During his life, he was a founder member of several trusts to develop music and music education in France,
and following his death his wife created the Halphen Foundation to assist young composers to have their
works performed.
Works
Free of financial concerns, Ferdnand was able to compose without having to find other sources of income.
Thus, his catalogue of work is quite large, numbering over 150 compositions, few of which are performed
today. They include a Symphony in C Minor of 1897, the Sicilian suite for orchestra (1896), a Shakespeareinfluenced one-act opera Le Cor Fleuri ("the ornate horn", although usually translated as "Oberon's Horn"),
performed at the Opra-Comique theatre in May 1904, plus music for a pantomime, a ballet, many songs
and chamber works, as well as examples of choral music.
A detailed list of works can be seen on the Musica et Memoria (fr) website and the score of Le Cor Fleuri
and some of his chamber works are available at the International Music Score Library Project.
Several of his songs have been recorded on CD, and a CD of his piano and chamber music, Fernand

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War Composers - the music of World War I. A biography of Fernand Halphen

Halphen: Melodies Pieces for Piano & Chamber Music was released on the Buda Musique label (860138) in
2006.
Bibliography
Denis Havard de la Montagne, Musica et Memoria: Fernand Gustave Halphen (Fr.)
"Halphen" in Encyclopaedia Judaica, Volume 9, ed Fred Skolnik & Michael Berenbaum (Granite Hill Publishers, 2007), 285.
Philipp D'Anchald (ed.) Les Musiciens et la Grande Guerre IV: Mlodies Prescience Conscience (Paris: Editions Hortus, 2014)
Anon. Fernand Gustave Halphen, Programme note for concert in June 2014

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30/03/2015

War Composers - the music of World War I. A biography of Cecil Coles

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Cecil Coles

About

7 October 1888 26 April 1918

Composers

At Christmas 1917, Gustav Holst received a manuscript The first page of Cecil Coles' 'Cortege', circa 1918
score splashed with bloodstains and muddy
watermarks. This was the third movement, Cortege, of an intended four movement suite Behind the
Lines written by a young Scottish composer whom Holst had taken under his wing while he was a tutor at
Morley College in London.

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By the following April, its composer Cecil F G Coles was dead, wounded while attempting to rescue
casualties from a wood near the Somme on 26th April 1918.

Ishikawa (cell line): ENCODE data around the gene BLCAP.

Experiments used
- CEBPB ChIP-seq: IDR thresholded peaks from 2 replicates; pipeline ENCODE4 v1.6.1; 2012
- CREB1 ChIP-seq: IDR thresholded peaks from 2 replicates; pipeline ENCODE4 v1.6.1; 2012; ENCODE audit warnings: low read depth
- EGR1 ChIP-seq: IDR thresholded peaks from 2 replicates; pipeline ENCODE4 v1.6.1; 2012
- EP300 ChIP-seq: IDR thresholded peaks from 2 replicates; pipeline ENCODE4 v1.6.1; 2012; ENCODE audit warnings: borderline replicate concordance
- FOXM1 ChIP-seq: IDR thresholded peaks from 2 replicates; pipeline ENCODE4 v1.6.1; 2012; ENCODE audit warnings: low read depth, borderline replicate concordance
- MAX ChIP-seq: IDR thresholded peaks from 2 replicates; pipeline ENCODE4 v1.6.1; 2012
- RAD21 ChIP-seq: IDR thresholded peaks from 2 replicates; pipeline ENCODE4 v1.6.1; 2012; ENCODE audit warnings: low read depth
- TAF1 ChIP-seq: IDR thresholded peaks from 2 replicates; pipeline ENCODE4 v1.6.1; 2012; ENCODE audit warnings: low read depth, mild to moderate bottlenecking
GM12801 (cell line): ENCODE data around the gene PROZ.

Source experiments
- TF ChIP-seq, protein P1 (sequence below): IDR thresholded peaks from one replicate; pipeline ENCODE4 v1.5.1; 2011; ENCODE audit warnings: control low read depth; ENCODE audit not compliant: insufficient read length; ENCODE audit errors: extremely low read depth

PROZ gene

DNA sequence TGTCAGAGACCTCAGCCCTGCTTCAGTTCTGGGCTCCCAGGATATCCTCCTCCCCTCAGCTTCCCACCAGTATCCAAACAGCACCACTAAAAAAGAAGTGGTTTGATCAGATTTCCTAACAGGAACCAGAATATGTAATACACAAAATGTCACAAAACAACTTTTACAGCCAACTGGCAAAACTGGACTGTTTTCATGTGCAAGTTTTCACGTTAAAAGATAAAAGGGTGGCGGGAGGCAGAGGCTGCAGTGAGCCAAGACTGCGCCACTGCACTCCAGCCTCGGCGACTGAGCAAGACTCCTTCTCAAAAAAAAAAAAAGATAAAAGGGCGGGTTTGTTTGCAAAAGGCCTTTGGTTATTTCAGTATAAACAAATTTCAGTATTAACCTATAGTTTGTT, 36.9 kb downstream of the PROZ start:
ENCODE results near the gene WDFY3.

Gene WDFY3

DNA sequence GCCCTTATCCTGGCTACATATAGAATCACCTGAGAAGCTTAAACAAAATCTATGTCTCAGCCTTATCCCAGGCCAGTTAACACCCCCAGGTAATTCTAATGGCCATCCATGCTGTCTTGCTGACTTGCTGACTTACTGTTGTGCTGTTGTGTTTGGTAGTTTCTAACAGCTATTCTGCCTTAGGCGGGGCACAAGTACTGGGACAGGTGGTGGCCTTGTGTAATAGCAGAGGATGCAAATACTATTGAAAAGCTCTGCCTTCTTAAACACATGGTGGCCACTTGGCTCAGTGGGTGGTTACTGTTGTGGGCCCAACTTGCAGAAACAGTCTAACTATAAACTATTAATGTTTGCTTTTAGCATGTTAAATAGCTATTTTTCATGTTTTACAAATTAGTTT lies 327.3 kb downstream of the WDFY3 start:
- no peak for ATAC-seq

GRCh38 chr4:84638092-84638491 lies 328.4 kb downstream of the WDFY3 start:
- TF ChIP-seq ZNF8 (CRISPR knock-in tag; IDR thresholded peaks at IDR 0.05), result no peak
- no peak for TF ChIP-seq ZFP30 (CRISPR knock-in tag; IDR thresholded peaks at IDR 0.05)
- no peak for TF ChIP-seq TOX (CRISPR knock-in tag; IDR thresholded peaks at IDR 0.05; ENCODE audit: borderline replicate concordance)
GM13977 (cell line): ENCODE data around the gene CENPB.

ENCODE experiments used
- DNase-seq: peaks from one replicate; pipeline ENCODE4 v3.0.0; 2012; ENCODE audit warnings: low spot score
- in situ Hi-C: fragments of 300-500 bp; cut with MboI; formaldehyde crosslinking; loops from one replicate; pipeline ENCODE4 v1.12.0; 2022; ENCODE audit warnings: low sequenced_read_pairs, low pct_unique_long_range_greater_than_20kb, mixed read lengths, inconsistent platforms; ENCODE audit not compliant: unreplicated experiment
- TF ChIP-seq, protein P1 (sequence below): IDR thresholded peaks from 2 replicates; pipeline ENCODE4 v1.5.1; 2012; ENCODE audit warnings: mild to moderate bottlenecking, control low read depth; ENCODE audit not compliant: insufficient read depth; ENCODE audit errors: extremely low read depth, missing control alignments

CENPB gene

Other than a prominent dedication on Holsts Ode to Death, Cecil Coles remained virtually unknown until
2002. His revival that year was due to the intervention of his daughter Catherine Coles whose research
into her father, about whom she knew very little until the last years of her life, brought to light 40 piano,
vocal and orchestral pieces stored in a cardboard box at George Watson school in Edinburgh.
Consequently, there is very little written about him, with the majority of biographies, as with this one,
derived from the research of Catherine Coles, his biographer John Purser, the conductor Martyn Brabbins
and the musicologist Professor Jeremy Dibble in their work to revive his orchestral works for release on a
CD on the Hyperion label in 2002. He has since gained some exposure after being featured at the BBC
Proms in 2003 and Cortege was used as the title theme to the Channel 4 documentary series The First
World War.
Like many of the composers featured on this site, Coles is very much a what if? whose talent was not
given the chance to mature, but listening to those works now, it seems surprising that his music languished
in obscurity for so long. Some pieces such as his Four Settings of Poems by Verlaine have an attractive
light operatic quality, evidence of his time working in the Stuttgart opera, others such as Fra Giacomo,
regarded as his masterpiece, are more serious in tone and heavily influenced by the Late Romantic music
of Germany. However, it is probably 'Cortege', a funeral elegy written in the midst of the war by a
composer who was to die in that conflict that is the most evocative of his works.

Resources
Read about Cecil Coles' life and legacy

http://www.warcomposers.co.uk/coles.html